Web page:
Both my parents gave me a close-up view of being a writer. I was nine years old when my mother joined the staff of a local newspaper as a journalist and photographer.  Occasionally she took me with her when she went off in pursuit of a story.  That same year my father started writing a weekly column, “Everyday Psychology,” for several newspapers.  Two years later, I published my first article in the first edition of a newsletter I created to announce the start of our neighborhood orchestra comprised of me, my brothers, and some of our friends.

When I was fifteen, I, plus nine other kids and one adult leader, took a seven-week bicycle trip across the United States. All of our stuff—clothing, shoes, toothbrush, flashlight, etc.—was packed in forest green, canvas saddlebags that we attached to a rack of the back fender of our three-speed bikes.  We tied our compact sleeping bag to the back of our seat.  Although we did take some long train rides, we rode our bikes for miles and miles, including parts of Pennsylvania Dutch country, through Yellowstone National Park, up and over the Teton Pass in Wyoming, and down the coast of California on U.S. 1, a two-lane, curvy, oftentimes perilously narrow road, high above the Pacific Ocean.  ‘The ride along the coast was really nice,” I wrote in a letter to my family. “One day we had terrible fog. You could see only 5’ ahead on a winding road. My hair was really wet and so was I after that ride . . . . since we could not see anything, just hear, we really put our imaginations to work.’

The year I graduated from high school, my parents had another child—my sister Catherine Ann, known as Cam.  I took lots of pictures of Cam with me when I went to college.

After two years of college, I hitchhiked through Europe. By trucks, cars, on the back of motorcycles, and in the cab of a Caterpillar Road Scraper, I traveled from England to Sweden to Turkey to Greece to France and lots of places in between. I also took trains, ferries, and ships.  In Sweden I worked for six weeks in a frozen food factory cutting up broccoli and packing peas in little boxes.  When I returned, I finished college, went to graduate school, got married and had three children (two were twins), all within four years.  For the next seventeen years, I threw myself into being an active mom, volunteer, on-and-off writer, teacher, consultant, project manager, and art gallery owner. Finally in 1987, I decided to become a full-time freelance writer. As I was starting out, I earned money by getting up at 3 a.m. to deliver newspapers.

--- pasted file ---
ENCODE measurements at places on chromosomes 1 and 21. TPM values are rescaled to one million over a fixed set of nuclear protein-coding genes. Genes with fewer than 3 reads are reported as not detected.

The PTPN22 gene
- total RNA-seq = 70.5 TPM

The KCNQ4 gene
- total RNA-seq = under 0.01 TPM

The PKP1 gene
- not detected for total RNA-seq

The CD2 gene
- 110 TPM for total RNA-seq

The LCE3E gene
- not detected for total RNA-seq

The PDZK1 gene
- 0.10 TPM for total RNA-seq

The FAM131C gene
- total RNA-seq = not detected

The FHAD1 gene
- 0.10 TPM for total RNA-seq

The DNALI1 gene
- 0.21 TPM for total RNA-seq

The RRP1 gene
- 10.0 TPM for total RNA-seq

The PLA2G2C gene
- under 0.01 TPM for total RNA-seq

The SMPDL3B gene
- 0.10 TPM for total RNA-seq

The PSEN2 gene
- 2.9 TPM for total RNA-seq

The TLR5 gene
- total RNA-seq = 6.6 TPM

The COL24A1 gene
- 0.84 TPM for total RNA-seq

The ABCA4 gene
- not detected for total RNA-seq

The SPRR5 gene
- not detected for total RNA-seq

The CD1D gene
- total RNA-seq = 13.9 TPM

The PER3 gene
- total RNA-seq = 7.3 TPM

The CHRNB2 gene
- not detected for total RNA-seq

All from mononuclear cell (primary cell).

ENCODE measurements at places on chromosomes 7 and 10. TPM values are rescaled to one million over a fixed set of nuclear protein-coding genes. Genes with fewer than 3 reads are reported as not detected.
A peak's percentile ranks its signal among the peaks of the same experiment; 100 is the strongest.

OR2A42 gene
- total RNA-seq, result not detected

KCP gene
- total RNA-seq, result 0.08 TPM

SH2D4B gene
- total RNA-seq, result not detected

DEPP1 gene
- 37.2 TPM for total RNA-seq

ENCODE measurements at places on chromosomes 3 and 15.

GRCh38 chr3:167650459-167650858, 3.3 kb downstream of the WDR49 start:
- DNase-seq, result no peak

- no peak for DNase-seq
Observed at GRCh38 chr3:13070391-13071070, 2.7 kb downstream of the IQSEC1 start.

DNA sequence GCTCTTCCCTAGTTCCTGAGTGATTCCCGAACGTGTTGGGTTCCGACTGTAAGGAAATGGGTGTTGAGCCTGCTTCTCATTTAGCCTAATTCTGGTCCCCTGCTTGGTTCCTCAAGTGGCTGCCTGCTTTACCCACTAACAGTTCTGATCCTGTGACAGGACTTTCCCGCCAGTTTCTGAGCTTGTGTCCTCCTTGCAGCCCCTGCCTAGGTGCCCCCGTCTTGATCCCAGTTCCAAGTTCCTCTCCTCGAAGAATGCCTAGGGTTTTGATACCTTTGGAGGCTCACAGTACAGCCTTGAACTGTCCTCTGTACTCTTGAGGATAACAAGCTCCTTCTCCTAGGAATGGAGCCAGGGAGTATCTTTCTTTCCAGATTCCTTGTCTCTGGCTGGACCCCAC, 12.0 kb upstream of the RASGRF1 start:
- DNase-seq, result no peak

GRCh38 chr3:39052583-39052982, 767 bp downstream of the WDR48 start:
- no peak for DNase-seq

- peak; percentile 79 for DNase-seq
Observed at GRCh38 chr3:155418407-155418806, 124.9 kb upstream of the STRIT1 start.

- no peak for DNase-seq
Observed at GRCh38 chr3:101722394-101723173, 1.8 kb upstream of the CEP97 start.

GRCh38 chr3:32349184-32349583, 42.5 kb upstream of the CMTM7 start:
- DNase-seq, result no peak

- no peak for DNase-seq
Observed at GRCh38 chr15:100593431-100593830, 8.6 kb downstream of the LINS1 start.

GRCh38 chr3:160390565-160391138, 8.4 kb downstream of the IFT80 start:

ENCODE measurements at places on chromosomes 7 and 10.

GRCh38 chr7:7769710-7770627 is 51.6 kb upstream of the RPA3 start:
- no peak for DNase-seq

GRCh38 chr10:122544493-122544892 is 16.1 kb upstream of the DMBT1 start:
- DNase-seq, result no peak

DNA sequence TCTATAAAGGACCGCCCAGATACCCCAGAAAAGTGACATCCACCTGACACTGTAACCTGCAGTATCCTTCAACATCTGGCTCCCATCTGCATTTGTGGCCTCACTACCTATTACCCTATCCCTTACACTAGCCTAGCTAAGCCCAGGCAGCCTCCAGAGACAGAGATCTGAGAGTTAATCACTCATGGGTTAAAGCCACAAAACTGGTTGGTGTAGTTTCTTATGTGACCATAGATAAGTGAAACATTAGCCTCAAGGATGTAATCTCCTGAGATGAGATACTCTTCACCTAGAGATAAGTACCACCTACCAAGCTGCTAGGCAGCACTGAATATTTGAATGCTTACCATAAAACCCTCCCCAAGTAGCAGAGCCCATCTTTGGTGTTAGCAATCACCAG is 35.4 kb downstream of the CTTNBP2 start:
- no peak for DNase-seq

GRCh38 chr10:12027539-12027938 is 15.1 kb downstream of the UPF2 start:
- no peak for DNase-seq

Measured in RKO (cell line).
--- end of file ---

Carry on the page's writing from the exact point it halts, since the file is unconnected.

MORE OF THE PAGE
Now, many years later, I have published many articles, essays, a one-act play, stories, and books.  In 2001, I started teaching at Teachers College, Columbia University.  From 2003-2010, I was a distinguished lecturer at Queens College, the City University of New York.  My three sons have grown up and started their own careers. My family has expanded to include wonderful grandchildren, with a set of twins due in 2014.

I live with my partner and write in Englewood, New Jersey, just across the Hudson River from New York City.  In my free time, you might find me walking along the river, reading in a library or archive, visiting a museum or historic site or exploring a cemetery. I love road trips, music, kayaking, bike riding, doing puzzles, playing games, and thinking and talking about ideas.”

To learn more about me, you can read my “Autobiography Feature” in Something About the Author (2005, volume 160, pp. 49-68)

The online version has the captions but not the photographs, so here they are in the order they appear in the hard copy of my “Autobiography Feature”